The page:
“In this beautifully written and strikingly original account of British exploration of Africa and Australia in the nineteenth century, Dane Kennedy demonstrates the limits as well as the violence of imperial power and the vulnerability as well as the vainglory of the explorers. The vast ‘blank spaces’ of the European imagination in fact sustained complex and ancient civilizations, whose peoples challenged even as they helped produce the explorers’ knowledge of the world.” Marilyn Lake, co-author of Drawing the Global Colour Line: white men’s countries and the international challenge of racial equality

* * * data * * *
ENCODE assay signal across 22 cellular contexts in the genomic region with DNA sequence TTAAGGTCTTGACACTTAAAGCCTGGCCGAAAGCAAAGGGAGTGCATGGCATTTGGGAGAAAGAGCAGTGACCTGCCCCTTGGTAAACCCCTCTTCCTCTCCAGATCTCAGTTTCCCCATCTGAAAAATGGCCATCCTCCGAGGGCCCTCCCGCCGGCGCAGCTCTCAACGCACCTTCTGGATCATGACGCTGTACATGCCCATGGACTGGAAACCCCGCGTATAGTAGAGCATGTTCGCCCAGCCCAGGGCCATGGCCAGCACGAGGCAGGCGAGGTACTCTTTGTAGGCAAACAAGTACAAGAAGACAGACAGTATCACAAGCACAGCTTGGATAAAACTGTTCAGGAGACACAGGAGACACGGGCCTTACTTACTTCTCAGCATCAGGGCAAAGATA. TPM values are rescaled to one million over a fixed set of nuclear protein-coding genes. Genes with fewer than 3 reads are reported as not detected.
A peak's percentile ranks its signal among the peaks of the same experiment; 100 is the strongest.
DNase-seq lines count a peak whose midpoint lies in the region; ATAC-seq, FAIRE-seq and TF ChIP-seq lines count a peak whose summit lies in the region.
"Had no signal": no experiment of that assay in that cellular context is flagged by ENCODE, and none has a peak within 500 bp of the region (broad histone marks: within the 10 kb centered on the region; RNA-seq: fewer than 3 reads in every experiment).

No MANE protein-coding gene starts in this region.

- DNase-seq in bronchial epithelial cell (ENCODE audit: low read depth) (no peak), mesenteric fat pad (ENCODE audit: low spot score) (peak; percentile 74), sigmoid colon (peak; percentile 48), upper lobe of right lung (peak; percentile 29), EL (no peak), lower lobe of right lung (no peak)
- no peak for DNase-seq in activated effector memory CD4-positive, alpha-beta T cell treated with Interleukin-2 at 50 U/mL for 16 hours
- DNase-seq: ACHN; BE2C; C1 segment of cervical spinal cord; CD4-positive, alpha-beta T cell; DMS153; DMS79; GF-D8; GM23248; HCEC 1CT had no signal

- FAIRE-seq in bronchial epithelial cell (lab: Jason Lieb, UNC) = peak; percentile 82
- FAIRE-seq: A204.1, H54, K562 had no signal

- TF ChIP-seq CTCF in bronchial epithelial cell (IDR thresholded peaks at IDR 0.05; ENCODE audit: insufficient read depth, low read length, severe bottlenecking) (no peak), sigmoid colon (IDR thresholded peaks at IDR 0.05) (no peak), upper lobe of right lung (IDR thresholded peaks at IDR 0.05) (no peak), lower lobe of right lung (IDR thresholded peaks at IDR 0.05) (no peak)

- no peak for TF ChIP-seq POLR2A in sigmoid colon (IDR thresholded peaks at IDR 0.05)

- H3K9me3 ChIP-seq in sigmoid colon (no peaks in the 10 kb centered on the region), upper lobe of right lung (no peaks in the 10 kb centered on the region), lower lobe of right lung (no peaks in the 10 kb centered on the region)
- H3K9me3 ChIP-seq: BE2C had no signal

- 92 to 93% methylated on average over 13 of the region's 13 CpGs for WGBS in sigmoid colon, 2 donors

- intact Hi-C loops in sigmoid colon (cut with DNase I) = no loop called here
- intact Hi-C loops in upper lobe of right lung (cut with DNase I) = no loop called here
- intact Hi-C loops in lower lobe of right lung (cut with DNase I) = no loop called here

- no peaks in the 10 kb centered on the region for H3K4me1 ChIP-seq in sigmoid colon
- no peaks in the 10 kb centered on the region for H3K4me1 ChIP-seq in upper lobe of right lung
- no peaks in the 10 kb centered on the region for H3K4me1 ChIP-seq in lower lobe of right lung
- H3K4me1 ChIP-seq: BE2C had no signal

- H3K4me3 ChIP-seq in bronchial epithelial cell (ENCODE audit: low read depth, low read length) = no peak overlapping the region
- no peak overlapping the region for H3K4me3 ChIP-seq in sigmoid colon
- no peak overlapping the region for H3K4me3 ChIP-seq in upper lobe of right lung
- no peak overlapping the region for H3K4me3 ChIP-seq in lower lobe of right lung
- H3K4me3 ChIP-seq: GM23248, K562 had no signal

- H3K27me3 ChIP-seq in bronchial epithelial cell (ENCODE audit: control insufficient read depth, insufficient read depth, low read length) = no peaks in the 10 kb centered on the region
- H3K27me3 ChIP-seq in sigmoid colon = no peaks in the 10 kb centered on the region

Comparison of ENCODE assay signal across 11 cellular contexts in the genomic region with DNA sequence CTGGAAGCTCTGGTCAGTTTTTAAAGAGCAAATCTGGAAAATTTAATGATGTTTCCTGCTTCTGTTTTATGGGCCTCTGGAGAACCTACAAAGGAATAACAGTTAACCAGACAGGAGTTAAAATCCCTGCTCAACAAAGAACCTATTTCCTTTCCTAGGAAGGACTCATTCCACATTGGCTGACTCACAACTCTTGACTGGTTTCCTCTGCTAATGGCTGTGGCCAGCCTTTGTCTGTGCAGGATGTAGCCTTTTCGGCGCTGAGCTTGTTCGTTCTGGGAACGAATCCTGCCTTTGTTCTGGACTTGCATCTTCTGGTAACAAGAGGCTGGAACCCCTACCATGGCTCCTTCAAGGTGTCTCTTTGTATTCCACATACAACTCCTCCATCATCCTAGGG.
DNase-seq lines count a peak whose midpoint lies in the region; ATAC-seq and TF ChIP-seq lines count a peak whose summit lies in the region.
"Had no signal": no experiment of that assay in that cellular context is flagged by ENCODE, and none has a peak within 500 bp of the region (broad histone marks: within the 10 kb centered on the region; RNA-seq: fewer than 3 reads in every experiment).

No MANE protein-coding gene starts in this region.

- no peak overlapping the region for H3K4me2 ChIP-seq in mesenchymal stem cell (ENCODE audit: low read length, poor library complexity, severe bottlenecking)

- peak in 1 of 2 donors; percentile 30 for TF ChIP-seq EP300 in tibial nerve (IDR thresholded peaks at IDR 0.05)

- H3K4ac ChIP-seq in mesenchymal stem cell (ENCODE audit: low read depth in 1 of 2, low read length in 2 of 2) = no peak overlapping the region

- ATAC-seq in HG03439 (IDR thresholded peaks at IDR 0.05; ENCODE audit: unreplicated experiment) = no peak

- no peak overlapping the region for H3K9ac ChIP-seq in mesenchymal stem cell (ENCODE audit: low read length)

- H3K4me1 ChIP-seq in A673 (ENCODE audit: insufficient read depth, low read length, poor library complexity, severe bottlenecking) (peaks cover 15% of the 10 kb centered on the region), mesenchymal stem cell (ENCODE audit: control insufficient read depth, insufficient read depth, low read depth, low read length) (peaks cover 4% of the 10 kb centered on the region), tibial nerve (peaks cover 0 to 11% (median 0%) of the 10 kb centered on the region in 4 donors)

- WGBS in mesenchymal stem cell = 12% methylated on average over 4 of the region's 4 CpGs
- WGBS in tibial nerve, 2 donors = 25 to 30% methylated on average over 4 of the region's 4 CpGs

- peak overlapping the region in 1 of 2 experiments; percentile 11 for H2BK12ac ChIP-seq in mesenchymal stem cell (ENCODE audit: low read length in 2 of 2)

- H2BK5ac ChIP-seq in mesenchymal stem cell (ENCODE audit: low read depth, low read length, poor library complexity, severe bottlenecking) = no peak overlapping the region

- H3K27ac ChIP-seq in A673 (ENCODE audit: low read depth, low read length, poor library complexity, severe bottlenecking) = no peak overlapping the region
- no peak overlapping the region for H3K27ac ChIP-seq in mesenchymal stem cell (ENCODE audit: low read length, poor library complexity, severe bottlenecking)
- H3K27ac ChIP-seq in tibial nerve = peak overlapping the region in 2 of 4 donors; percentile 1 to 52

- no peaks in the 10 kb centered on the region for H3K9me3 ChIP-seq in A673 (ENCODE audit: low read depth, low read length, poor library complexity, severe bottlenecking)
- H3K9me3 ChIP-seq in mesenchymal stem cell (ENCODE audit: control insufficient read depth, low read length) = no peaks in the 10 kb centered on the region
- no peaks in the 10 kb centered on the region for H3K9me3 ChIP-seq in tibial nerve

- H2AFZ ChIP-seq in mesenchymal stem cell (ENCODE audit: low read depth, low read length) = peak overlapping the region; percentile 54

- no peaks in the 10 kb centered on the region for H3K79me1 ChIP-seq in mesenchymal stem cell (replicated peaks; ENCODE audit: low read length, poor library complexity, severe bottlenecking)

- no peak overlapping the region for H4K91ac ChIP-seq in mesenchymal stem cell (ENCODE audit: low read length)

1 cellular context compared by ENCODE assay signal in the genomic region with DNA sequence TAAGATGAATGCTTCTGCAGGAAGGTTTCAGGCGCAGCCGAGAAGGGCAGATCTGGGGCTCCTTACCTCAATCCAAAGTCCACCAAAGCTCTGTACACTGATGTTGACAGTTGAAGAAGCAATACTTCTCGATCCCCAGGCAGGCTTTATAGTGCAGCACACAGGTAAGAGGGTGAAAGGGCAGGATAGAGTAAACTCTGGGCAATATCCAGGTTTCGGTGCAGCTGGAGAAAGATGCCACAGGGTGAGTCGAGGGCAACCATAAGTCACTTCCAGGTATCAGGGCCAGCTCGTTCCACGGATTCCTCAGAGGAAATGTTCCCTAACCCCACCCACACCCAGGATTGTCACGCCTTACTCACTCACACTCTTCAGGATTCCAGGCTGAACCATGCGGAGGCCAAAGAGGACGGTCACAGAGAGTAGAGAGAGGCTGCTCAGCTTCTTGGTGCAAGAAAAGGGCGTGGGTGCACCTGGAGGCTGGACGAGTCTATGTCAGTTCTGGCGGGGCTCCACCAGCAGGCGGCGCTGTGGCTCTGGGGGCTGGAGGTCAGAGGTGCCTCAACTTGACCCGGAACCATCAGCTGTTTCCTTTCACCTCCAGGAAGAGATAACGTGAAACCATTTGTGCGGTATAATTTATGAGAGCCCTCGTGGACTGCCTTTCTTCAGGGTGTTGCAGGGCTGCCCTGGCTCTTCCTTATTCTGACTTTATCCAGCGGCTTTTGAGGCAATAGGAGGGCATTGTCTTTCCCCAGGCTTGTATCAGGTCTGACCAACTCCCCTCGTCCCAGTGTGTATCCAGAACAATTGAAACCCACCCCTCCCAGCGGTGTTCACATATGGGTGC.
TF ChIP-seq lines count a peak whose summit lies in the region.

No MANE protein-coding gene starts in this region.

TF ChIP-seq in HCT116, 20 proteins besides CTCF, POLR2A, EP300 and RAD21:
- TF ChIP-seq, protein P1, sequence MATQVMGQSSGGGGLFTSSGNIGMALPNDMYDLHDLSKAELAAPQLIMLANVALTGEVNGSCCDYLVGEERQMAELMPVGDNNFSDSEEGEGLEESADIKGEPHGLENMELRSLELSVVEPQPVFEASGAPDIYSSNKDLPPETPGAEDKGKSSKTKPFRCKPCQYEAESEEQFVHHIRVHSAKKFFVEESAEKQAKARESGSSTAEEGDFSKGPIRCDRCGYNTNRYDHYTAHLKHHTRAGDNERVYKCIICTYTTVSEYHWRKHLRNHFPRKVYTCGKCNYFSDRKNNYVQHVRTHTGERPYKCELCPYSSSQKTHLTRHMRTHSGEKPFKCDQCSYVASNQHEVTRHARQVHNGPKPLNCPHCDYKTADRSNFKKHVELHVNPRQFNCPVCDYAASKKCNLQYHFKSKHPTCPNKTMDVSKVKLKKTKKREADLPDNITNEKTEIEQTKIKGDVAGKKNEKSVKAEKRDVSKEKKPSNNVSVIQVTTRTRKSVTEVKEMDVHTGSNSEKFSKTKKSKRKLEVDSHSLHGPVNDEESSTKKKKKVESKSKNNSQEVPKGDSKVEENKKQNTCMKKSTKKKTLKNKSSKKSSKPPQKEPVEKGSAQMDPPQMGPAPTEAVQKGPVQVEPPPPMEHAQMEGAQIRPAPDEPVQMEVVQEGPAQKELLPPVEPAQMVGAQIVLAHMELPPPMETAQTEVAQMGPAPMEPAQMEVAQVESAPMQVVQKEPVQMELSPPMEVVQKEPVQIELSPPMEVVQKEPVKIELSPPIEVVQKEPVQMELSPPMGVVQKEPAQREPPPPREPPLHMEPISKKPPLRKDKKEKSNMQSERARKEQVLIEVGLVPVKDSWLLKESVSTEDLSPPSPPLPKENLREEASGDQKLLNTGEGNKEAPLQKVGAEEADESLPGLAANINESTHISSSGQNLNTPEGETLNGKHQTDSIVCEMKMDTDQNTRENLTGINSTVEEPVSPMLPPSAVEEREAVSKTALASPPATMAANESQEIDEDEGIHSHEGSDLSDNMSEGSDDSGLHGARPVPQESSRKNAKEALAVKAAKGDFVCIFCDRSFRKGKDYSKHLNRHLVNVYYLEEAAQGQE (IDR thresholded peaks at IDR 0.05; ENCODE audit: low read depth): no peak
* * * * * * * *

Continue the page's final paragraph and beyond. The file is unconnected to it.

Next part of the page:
“Rather than simplification, Kennedy complicates both the process of exploration and the explorers engaged in it by reading primary sources against the grain, by avoiding and questioning heroic stereotypes, by looking for inferences and by examining discourse in a creative but controlled fashion.” Jane Carruthers, Australian Historical Studies
“Considering Australia and Africa together enables Kennedy to dispel the fog of romance that still envelops the figure of the explorer and to make some cogent observations on imperialism, the organization of knowledge, nationalism, and the role of indigenous people in facilitating exploration.” Norman Etherington, Australian Book Review
Dane Kennedy is Elmer Louis Kayser Professor of History and International Affairs at George Washington University. He is the author of The Highly Civilized Man: Richard Burton and the Victorian world.